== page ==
Powerful evening of stories and culture shared by Naytowhow

Joseph Naytowhow was featured during an aboriginal storytelling evening at the Swift Current Library on February 22.

Aboriginal storyteller Joseph Naytowhow shared some deeply personal memories and shocking truths during an evening at the Swift Current Library on February 22.

Appearing as the featured guest at Aboriginal Storytelling with Joseph Naytowhow last Wednesday, the 64-year-old shared some of the realities he experienced during and following the Sixties Scoop. He left the Sturgeon Lake First Nation northwest of Prince Albert at the age of six to be, as he calls it, “trained a different way”. This removed him from his stories, his people, his family, and his culture for 13 years.
“As time goes on it’s like we need to tell the truth about this Canadian history – white Canadian history, First Nations history, Metis – that relationship. So we need to tell that difficult story,” Naytowhow explained.
“It seems to be more critical now to share those stories because people are ready to listen.”
“That’s important. When they’re ready to listen, then they’re ready to learn.”
Naytowhow spoke for over an hour and a half, sharing insights into his personal life, and reflecting on things he has experienced and things he went through.
“I didn’t come out too bad. It was tough. It was really tough. More psychological than anything else,” he told the small group at the event. “Physical and emotional mostly that, I experienced a lot of sufferings from those two areas.”
“Everything else I could return back. The cultural part. The spiritual part. I found my way back. I realized that was not going to be easy to take away from my people.”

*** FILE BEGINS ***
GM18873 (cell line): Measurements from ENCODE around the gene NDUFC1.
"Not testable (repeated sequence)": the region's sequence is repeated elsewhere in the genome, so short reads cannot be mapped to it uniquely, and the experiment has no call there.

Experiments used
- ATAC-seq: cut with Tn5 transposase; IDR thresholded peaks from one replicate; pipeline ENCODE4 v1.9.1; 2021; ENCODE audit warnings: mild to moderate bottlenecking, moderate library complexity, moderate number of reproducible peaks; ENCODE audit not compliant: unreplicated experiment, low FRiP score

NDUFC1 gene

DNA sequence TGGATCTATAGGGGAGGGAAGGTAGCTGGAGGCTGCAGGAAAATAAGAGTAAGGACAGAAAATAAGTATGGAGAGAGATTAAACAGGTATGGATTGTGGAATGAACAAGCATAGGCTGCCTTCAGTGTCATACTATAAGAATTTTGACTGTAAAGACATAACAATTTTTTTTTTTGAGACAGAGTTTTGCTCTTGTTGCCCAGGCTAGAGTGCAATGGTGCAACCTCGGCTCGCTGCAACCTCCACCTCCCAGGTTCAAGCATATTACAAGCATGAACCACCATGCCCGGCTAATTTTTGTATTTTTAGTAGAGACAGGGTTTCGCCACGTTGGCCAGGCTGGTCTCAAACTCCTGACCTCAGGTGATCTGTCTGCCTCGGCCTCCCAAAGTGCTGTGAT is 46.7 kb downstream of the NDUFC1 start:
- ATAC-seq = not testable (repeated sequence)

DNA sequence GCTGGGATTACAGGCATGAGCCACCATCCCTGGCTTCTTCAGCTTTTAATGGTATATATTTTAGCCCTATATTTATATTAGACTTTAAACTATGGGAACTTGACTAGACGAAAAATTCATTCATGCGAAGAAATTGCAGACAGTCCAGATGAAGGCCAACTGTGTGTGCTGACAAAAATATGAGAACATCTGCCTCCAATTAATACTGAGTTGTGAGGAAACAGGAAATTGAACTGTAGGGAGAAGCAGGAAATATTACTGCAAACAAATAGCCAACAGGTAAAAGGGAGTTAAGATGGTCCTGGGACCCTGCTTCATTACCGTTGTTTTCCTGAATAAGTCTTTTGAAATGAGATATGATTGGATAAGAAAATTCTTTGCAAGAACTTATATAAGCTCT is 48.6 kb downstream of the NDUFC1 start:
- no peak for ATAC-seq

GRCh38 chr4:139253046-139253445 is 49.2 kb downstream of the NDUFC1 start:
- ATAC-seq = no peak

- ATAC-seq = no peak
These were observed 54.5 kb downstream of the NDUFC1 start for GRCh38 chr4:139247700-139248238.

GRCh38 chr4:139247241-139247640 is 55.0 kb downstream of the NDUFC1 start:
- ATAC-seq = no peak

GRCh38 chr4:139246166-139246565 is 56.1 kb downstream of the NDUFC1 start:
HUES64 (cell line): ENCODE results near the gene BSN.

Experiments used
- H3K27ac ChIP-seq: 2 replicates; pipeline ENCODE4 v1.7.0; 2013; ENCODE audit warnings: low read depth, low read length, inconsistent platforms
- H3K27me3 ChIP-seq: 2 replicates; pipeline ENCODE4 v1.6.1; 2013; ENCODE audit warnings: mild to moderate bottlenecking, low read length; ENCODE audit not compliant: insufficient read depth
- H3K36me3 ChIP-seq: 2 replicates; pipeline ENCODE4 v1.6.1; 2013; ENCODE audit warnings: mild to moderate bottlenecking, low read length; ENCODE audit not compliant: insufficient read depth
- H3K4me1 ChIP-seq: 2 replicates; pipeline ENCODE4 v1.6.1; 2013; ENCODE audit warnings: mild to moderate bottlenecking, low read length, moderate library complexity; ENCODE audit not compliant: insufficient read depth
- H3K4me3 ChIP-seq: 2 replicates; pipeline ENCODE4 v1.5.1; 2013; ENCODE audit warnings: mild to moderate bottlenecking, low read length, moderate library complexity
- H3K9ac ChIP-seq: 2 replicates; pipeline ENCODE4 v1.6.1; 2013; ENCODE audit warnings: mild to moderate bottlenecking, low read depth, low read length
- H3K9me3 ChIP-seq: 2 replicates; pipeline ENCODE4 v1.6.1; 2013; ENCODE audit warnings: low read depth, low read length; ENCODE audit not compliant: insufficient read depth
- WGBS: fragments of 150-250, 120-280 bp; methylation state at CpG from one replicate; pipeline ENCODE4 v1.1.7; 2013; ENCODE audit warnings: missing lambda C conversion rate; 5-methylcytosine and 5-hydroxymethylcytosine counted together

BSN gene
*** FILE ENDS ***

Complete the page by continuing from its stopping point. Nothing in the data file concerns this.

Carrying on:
“So that sustained me. It would help me later on, when I turned 20. And it did. It helped me big time. I picked up the drum.”
Naytowhow is passionate about the arts, as drumming, dance and music helped him reconnect with his culture and the spiritual aspect of who he is.
“That’s what made me come through all those difficulties. That’s what helped.”
“I’m probably a living example of the old way. I still carry a drum. The young people in this generation are also going into the same tradition with the drum and the dancing,” he said. “They do have that passion to sing, to understand how drumming is important to the community.”
Despite the trauma of spending 13 years in a residential school setting, Naytowhow admits that he looks back on the experience and feels that his culture ended up providing him with a ‘shroud of protection’ despite being indoctrinated to not find respect or regard for that culture.
“I feel like I was protected while I was in Residential School as well. I don’t see how I could have gone through that experience without some kind of protection from somewhere.”
And, his efforts to reconnect to that rich heritage, was a life saving experience.
“The stories linked me to a really rich culture, and with those stories it kept me searching for more stories.”
“That’s what made me come through all those difficulties. That’s what helped.”
He has now been a storyteller for 40 years, and he enjoys reaching new audiences of all ages, as he hopes to share a variety of messages.
“If it’s kids, I’ll probably go into more of the stories about heroes in our culture. That has simple teachings about land, about nature, about animals and trees. And a little about residential schools, the things that happened to me as a child.”
“These are hard stories, but they have to be told, for a while.”
Naytowhow also participated in storytelling events in Ponteix and Maple Creek to close out last week as part of a tour organized by Chinook Regional Library Director Jean McKendry.
In her introduction at Swift Current’s event, McKendry highlighted that February is Aboriginal Storytelling month in Saskatchewan. This is an important time in light of the Truth and Reconciliation Commission 94 recommendations, which are calls to action to redress a darker chapter in Canadian culture that needs to be included and remembered.
“Native voices need to be heard. And storytelling helps to amplify native voices. We all need to listen with respect,” she said.